Are You Losing Out On Great Talent?

Empty 31 August 2021

Throughout the COVID-19 pandemic, we’ve seen new and different ways of working, and now it’s safe to say that we’re experiencing a seismic shift in the way in which people want to be employed. And could this shift be impacting on your ability to attract the best talent to your organisation? 

Let’s take a look at the challenges currently faced by a range of organisations:

- Automation and digitisation – as technology advances more roles, even highly-skilled ones, are being automated, leading to a new emphasis on candidates being technologically skilled

- Global operations – more operations are being conducted remotely

- Competition in the recruitment industry – specialised skill sets are so in demand that employees have a choice of employers via a wide range of recruitment vehicles

- Changing demographics – many factors influence people to keep working for longer, and similarly, a recent graduate and a professional near retirement will want vastly different things from their roles, younger people being more willing to move both roles and companies

- Flexibility – the increasing ‘gig economy’ offers employers more flexibility but requires employees to diversify and evolve their skills

- Diversity – once capable of making a crucial difference to an employee’s choice, diversity and inclusion is now simply a matter of course

It is essential that businesses address these disruptions, which have had a massive impact on the skills shortage, especially SMEs who may experience increasing difficulties in recruiting and retaining the staff they need to prosper in an uncertain future.

Skills shortages

The UK skills shortage is costing organisations £6.3 billion, with some regions seeing as many as fifty percent of roles going unfilled.

This is a highly worrying development and may impact on UK growth as we seek to recover from the effect that COVID-19 has had on our economy. In fact it’s been suggested that the UK economy could benefit from an additional £38b per annum if the reported skills gaps were filled.


According to the Office for National Statistics (ONS) seasonally adjusted total pay for the whole of the UK economy was up to 8.8% in June this year. Starting salaries are at a seven year high with incentive packages, such as signing on bonuses, increasingly being offered to tempt the right people. In fact, some organisations are so anxious to on-board staff that they are paying applicants to attend interviews.

Given the issues faced by many employees during the pandemic – such as furlough payments, redundancy forcing necessary reskilling, and working from home becoming an increasingly popular option – the demand for staff and the availability of other options has led to wage inflation in a new candidate-led market.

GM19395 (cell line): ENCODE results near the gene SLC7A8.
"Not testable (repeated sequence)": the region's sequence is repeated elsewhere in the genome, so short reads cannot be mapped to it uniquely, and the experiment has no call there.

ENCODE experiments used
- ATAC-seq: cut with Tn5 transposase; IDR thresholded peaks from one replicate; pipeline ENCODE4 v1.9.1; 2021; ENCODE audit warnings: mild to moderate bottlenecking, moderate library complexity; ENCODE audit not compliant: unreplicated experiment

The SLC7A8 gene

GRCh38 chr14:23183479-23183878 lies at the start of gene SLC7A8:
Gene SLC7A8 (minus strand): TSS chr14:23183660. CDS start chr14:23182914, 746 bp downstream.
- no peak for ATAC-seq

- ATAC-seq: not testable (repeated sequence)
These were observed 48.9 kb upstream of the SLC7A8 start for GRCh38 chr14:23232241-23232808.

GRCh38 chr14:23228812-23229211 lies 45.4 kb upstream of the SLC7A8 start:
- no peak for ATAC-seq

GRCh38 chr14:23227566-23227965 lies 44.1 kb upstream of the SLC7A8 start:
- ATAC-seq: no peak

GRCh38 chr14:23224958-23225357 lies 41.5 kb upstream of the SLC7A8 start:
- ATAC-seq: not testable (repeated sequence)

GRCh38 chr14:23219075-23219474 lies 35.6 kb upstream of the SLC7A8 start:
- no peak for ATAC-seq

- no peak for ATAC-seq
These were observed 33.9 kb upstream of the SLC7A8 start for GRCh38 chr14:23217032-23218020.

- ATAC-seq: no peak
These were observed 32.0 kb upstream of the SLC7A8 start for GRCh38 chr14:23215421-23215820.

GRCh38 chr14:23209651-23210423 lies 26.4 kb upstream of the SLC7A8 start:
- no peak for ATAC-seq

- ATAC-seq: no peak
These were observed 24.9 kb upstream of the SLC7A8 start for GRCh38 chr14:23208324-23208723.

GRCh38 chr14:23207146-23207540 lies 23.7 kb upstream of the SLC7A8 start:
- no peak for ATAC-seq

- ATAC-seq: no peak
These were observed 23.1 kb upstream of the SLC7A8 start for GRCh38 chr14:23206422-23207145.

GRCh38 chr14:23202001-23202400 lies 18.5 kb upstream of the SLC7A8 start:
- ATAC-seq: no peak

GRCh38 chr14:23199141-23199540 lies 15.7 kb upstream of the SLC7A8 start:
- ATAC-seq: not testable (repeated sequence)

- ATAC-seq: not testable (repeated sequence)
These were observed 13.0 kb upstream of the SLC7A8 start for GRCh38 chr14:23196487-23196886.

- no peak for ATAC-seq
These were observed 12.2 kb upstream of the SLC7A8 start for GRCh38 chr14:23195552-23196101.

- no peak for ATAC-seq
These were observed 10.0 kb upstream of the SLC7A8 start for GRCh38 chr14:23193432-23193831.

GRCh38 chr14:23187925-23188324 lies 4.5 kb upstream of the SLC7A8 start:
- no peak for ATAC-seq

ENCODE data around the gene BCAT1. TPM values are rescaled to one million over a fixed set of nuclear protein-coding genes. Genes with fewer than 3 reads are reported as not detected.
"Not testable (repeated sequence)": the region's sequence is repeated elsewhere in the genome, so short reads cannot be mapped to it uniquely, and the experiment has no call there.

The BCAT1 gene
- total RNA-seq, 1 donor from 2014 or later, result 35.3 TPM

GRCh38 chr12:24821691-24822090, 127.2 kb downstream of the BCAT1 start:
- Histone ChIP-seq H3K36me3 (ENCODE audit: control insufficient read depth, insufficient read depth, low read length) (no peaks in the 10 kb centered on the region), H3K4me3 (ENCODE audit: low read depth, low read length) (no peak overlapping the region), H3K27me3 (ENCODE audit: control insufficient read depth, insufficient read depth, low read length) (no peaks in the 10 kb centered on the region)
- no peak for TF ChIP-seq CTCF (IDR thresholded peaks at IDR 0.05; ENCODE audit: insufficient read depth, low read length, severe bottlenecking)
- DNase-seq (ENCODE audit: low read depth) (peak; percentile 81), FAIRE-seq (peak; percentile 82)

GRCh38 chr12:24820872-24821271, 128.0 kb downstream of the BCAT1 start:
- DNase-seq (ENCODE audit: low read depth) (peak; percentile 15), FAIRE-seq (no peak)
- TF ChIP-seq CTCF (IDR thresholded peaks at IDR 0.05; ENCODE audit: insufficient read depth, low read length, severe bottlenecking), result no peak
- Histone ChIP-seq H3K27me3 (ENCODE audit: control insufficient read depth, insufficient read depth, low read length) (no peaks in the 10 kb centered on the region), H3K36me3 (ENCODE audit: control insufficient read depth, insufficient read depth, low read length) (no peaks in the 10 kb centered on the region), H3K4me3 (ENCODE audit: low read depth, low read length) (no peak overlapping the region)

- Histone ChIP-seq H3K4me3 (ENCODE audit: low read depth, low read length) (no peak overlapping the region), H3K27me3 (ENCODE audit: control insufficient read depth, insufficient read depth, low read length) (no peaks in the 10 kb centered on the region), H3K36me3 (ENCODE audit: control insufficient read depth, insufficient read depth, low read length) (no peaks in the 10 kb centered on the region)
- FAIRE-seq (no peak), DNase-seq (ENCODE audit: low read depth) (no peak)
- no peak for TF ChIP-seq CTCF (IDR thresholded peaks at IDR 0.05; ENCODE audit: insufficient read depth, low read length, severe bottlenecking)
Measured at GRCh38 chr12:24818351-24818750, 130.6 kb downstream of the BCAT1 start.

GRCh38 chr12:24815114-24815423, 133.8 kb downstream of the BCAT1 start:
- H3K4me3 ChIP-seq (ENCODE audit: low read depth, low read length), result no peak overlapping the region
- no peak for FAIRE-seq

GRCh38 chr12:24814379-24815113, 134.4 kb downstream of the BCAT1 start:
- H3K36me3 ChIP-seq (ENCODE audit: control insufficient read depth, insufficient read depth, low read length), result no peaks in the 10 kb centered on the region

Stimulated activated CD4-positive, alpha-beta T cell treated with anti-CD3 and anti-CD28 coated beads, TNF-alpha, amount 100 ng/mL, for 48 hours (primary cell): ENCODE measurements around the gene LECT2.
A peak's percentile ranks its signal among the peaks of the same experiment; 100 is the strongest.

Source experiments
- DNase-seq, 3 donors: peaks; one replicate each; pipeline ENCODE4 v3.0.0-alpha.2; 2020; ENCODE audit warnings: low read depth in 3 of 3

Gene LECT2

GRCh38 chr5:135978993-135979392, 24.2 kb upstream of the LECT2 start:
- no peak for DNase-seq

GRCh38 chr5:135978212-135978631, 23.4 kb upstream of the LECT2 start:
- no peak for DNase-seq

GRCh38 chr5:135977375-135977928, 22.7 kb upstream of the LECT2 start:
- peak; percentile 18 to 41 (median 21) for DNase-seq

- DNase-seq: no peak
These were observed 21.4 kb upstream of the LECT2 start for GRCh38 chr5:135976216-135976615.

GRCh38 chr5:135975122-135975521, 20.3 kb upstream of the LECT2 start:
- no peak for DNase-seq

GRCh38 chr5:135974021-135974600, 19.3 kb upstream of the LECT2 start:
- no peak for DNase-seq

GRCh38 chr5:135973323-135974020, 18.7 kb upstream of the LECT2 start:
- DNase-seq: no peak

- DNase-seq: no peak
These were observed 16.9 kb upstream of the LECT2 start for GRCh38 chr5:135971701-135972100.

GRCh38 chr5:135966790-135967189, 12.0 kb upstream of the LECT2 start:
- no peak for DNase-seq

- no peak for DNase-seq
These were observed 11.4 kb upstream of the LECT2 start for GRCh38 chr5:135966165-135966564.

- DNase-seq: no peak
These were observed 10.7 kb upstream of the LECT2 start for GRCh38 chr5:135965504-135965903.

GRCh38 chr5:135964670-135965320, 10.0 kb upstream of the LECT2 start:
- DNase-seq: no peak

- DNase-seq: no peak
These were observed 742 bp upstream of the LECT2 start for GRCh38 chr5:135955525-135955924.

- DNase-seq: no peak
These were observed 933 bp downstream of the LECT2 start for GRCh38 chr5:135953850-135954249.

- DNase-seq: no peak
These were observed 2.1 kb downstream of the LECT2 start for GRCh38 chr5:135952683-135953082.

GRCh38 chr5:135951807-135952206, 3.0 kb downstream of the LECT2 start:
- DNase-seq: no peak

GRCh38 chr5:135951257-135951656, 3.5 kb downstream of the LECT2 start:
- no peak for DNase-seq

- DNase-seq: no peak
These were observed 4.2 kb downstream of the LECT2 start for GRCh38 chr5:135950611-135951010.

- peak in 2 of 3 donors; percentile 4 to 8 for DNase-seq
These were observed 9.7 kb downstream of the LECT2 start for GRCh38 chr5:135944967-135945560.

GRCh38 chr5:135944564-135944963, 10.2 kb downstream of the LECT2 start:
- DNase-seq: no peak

Many employers are, however, discovering that raising salaries is not the only way to attract the talent they need. In an increasingly competitive market for talent, organisations are finding that potential employees are not only looking for a good salary but also the opportunity to learn more about their role or have a clear career progression path outlined within a company as well as striking a more favourable work-life balance. 

As such, many large organisations are now best placed to offer such packages, but smaller companies must raise their game too, in order to remain competitive.


In contrast to the advantage larger firms may have over smaller ones in terms of salary, smaller organisations are actually leading the way when it comes to post-pandemic recruitment agility.

Many large firms were in the process of downsizing as the pandemic hit and have been slow to react to the new normal, even continuing the cutting back process during the last eighteen months. 

Smaller firms, in contrast, have been more responsive to the upturn in the markets. It’s been suggested that this is because they were ready for expansion before the pandemic, put those plans on hold during lockdown, and have quickly implemented them since the lifting of government restrictions. Others have indicated that smaller organisations were less reliant on new business to cover staff costs, preferring ‘ongoing adviser fees’, and were, therefore, less badly affected by their ability to source new business. 

Certainly, many smaller firms have been astute enough to recruit talent who had been ‘let go’ by larger firms during the pandemic, bucking the trend of a freeze on recruitment by the bigger organisations.

It’s essential that your company doesn’t miss out on growth, especially as businesses look to the future. Today's organisations must be responsive, proactive and progressive in looking at new ways to attract and retain staff in order to give themselves a competitive edge.

If you’re unsure on how to attract and retain the best talent across the market, speak to WSH Recruitment to see how we can help.

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